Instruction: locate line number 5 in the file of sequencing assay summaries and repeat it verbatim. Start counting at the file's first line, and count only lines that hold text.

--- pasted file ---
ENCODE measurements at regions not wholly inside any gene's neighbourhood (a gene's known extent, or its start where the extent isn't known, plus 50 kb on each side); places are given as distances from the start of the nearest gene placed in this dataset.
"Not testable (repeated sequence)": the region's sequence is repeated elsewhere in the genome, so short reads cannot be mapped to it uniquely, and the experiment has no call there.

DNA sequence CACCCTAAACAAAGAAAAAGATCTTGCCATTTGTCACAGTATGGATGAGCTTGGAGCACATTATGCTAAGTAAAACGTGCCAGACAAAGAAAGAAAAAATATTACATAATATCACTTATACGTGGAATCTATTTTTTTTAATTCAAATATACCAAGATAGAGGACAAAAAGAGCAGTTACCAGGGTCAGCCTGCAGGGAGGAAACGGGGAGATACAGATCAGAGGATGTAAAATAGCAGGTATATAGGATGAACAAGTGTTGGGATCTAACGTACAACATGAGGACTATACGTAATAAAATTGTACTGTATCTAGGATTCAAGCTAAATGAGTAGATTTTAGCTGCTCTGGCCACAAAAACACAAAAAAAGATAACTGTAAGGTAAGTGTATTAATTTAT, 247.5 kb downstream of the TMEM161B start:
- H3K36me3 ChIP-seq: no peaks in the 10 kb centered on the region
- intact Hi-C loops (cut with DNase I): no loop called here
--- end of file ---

- intact Hi-C loops (cut with DNase I): no loop called here